The First Wave Of Internet Communication Apps Is Ending—What’s Next?

Hey, I’m Chris. I wrote this article and I’m also the founder and Editor of DailyTekk. Lets connect on Twitter, Instagram, Snapchat and YouTube. Check back daily!

There are so many chat apps it’s breaking my brain to try to think of them all. We’ve covered several here—recently—on DailyTekk. So why, oh why, would we be covering yet another one? Well, that’s sort of an unfair question, but since you wondered: DailyTekk loves tech and startups that actually help people live better lives and this app is different in that the team that built it views themselves as helping to usher in an entirely new phase of communication apps. So all the other chat apps out there? They’re on a lower plane of existence—or something like that.

Wire is a modern communication app developed for mobile, tablet, and desktop where text, talk, pictures, video and music are woven together seamlessly. Ya, I know—when you just read about it’s hard to picture it being any different than any other app—but seeing is believing. If there’s one thing that really sets this app apart from others it’s an appealing, gorgeous, alluring design.

Also read: Wiper Let’s You Make Secure Calls and Erase Chats from Friend’s Phones

Jonathan Christensen, CEO of Wire, explains what sets the app apart in his mind:

“At Wire we believe we are nearing the end of the first Wave of internet communications applications. The first wave was functional and characterized by “free” – free calls, free texting. The next step can be better — whether it’s design, functionality, or user experience. There are better devices, more computing power, and faster networks available today. We are focused on harnessing these capabilities and pairing them with a beautiful design to deliver a rich communications experience. Ultimately, we want to offer an experience that is as close as possible to in-person, real life communications.”

So, really, when I think it over I come to the conclusion that Wire basically is what a “communication app” should be: it touts great call quality, is very well designed, allows for group conversations with up to 128 people (wow), has a great YouTube, SoundCloud and GIF experience right out of the box, encrypts your calls and secures your texts (why don’t all apps do this now?) and is available everywhere—not just on phones. That’s what I’m talking about.

Individually, these features are just nice-to-haves. They’re kind of small. But as a whole they add up to something big: a must have. To me, this is the bottom-line benchmark chat and communication app—the bar is officially set.

Wire - Products - Mobile

“Since our launch we’ve received lots of positive feedback about the elegant UI, high resolution full screen photos, but we’ve heard the “wows” about call quality,” says Jonathan. “Wire’s audio is noticeably better than other services. Our focus has been on high fidelity communications across all features and call quality is an area of continued focus and improvement.”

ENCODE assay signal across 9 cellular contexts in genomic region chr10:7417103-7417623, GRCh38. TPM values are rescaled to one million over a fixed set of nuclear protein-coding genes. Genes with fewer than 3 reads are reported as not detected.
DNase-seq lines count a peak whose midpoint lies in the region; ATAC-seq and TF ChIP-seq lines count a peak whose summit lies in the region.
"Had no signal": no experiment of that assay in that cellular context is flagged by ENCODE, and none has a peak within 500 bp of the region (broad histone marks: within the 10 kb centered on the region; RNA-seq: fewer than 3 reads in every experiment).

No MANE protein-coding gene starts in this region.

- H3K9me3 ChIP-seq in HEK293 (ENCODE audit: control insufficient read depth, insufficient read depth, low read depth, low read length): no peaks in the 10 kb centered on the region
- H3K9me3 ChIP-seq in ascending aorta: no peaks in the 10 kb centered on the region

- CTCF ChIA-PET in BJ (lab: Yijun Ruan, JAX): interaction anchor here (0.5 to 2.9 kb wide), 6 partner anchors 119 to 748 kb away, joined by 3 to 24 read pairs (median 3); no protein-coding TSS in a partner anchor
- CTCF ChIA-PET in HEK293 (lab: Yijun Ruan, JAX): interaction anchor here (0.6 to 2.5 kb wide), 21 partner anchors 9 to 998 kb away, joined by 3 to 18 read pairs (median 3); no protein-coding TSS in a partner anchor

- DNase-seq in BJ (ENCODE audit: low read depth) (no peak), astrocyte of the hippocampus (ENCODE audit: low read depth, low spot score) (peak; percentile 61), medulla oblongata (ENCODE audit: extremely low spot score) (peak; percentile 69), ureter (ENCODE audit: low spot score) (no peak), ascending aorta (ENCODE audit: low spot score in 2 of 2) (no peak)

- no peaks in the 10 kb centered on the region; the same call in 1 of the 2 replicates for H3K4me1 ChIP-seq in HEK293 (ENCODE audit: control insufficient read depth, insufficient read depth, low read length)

This is also very important. You can have great features, but if they don’t work—it’s pointless. I can’t tell you how many apps I have downloaded because they promised something only to uninstall less than a minute after opening because the execution and the quality wasn’t there.

“After the launch of Wire for Web we have seen more people using Wire on both mobile and desktop and they tell us they are impressed that Wire is always in “sync”. If you use Wire on your desktop at the office, conversations will be in sync when you get home and check your iPad (or any supported device). Even real time services like calls are simultaneously visible across all devices, “says Jonathan.

And think about it: being able to start a conversation on your phone and pick it up on the Web is a really nice feature. It’s very Apple-like. All of your bases are covered. And if your friends/family need to be in on a convo—they can be because so many platforms are supported.

At the same time, Wire had to make the tough decision not to support legacy device platforms—older model phones or platforms will small/declining market share. Instead, the team has been focusing on the most relevant and high-growth device segments.

The response to Wire’s launch in December saw 20 registrations per second during peak times—and Wire has now been downloaded in every country worldwide. To the Wire crew, this indicates that people are interested in a new communications experience that goes beyond “free.”

Jonathan says that Wire needs to establish the feedback loop with the community and act quickly to make adjustments and prioritize new features (which requires an active conversation and a technical architecture that is flexible). And there have been some complaints already.

One iTunes reviewer complains: “Can’t delete conversations. Only archive. No delivery or read receipts. Lacking a lot of functionality.” Well, that’s a startup for you. They aren’t everything all at once; features get improved and added over time as feedback rolls in.

Wire is one not only to watch and be aware of, but to use.

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